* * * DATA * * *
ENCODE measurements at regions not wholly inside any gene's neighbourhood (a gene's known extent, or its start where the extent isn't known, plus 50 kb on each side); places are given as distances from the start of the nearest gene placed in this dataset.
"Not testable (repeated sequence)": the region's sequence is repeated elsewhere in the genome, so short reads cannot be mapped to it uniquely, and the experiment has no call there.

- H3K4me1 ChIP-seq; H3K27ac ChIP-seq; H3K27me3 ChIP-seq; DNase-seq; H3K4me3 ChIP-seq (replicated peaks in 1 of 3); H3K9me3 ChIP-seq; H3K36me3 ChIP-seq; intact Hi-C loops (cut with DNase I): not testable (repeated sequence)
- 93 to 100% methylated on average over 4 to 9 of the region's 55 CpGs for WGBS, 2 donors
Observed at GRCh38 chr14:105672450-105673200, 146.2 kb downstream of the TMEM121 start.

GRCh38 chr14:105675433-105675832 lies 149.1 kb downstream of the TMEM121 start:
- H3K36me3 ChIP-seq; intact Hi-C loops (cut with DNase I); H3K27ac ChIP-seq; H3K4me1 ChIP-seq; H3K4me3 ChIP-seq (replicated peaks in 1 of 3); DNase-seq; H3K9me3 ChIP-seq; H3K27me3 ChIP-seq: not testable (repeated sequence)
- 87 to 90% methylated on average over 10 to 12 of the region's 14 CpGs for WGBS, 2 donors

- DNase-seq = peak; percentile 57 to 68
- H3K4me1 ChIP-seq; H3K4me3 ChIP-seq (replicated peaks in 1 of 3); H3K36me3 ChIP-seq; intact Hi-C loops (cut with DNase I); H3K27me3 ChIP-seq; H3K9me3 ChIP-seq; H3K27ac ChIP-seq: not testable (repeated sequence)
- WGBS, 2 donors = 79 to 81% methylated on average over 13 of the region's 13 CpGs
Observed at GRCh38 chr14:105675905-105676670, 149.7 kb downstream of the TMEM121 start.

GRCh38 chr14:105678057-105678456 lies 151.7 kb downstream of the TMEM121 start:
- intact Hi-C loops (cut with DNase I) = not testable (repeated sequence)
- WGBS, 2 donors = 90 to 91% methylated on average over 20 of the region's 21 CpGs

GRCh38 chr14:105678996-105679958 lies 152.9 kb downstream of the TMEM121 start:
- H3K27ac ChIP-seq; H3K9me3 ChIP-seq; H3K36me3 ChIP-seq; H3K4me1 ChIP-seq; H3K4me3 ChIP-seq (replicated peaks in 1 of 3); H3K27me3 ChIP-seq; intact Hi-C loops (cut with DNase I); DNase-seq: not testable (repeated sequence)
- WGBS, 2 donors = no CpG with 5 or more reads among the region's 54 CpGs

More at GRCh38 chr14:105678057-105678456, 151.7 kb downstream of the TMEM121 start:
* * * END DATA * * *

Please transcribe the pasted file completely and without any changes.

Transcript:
ENCODE measurements at regions not wholly inside any gene's neighbourhood (a gene's known extent, or its start where the extent isn't known, plus 50 kb on each side); places are given as distances from the start of the nearest gene placed in this dataset.
"Not testable (repeated sequence)": the region's sequence is repeated elsewhere in the genome, so short reads cannot be mapped to it uniquely, and the experiment has no call there.

- H3K4me1 ChIP-seq; H3K27ac ChIP-seq; H3K27me3 ChIP-seq; DNase-seq; H3K4me3 ChIP-seq (replicated peaks in 1 of 3); H3K9me3 ChIP-seq; H3K36me3 ChIP-seq; intact Hi-C loops (cut with DNase I): not testable (repeated sequence)
- 93 to 100% methylated on average over 4 to 9 of the region's 55 CpGs for WGBS, 2 donors
Observed at GRCh38 chr14:105672450-105673200, 146.2 kb downstream of the TMEM121 start.

GRCh38 chr14:105675433-105675832 lies 149.1 kb downstream of the TMEM121 start:
- H3K36me3 ChIP-seq; intact Hi-C loops (cut with DNase I); H3K27ac ChIP-seq; H3K4me1 ChIP-seq; H3K4me3 ChIP-seq (replicated peaks in 1 of 3); DNase-seq; H3K9me3 ChIP-seq; H3K27me3 ChIP-seq: not testable (repeated sequence)
- 87 to 90% methylated on average over 10 to 12 of the region's 14 CpGs for WGBS, 2 donors

- DNase-seq = peak; percentile 57 to 68
- H3K4me1 ChIP-seq; H3K4me3 ChIP-seq (replicated peaks in 1 of 3); H3K36me3 ChIP-seq; intact Hi-C loops (cut with DNase I); H3K27me3 ChIP-seq; H3K9me3 ChIP-seq; H3K27ac ChIP-seq: not testable (repeated sequence)
- WGBS, 2 donors = 79 to 81% methylated on average over 13 of the region's 13 CpGs
Observed at GRCh38 chr14:105675905-105676670, 149.7 kb downstream of the TMEM121 start.

GRCh38 chr14:105678057-105678456 lies 151.7 kb downstream of the TMEM121 start:
- intact Hi-C loops (cut with DNase I) = not testable (repeated sequence)
- WGBS, 2 donors = 90 to 91% methylated on average over 20 of the region's 21 CpGs

GRCh38 chr14:105678996-105679958 lies 152.9 kb downstream of the TMEM121 start:
- H3K27ac ChIP-seq; H3K9me3 ChIP-seq; H3K36me3 ChIP-seq; H3K4me1 ChIP-seq; H3K4me3 ChIP-seq (replicated peaks in 1 of 3); H3K27me3 ChIP-seq; intact Hi-C loops (cut with DNase I); DNase-seq: not testable (repeated sequence)
- WGBS, 2 donors = no CpG with 5 or more reads among the region's 54 CpGs

More at GRCh38 chr14:105678057-105678456, 151.7 kb downstream of the TMEM121 start: